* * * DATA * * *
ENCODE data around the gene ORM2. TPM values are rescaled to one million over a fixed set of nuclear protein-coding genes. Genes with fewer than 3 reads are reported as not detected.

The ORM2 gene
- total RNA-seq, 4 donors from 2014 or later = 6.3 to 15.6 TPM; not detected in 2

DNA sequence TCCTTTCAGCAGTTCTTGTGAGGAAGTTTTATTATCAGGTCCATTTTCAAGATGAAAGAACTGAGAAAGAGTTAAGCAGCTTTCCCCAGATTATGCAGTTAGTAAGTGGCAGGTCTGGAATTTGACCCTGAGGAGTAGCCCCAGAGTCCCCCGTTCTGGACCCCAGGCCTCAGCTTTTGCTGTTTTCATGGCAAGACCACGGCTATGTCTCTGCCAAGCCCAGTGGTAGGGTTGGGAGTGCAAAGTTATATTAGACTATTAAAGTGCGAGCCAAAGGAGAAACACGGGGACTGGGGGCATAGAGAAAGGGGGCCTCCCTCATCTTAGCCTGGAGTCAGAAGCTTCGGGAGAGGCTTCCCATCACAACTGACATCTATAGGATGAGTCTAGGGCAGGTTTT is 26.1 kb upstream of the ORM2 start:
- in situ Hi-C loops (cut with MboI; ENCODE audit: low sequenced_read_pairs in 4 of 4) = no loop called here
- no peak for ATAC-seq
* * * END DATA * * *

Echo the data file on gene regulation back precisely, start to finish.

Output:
ENCODE data around the gene ORM2. TPM values are rescaled to one million over a fixed set of nuclear protein-coding genes. Genes with fewer than 3 reads are reported as not detected.

The ORM2 gene
- total RNA-seq, 4 donors from 2014 or later = 6.3 to 15.6 TPM; not detected in 2

DNA sequence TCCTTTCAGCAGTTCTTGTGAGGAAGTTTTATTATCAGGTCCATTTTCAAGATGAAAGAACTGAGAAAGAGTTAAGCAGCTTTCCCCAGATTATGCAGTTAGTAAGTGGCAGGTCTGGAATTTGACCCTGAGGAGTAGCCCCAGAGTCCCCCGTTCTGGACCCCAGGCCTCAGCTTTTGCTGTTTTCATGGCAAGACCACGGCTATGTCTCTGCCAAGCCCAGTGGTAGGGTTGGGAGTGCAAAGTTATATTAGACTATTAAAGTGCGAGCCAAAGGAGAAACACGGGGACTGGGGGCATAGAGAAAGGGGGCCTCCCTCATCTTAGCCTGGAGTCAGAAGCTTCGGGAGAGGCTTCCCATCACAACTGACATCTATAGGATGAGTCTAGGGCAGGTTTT is 26.1 kb upstream of the ORM2 start:
- in situ Hi-C loops (cut with MboI; ENCODE audit: low sequenced_read_pairs in 4 of 4) = no loop called here
- no peak for ATAC-seq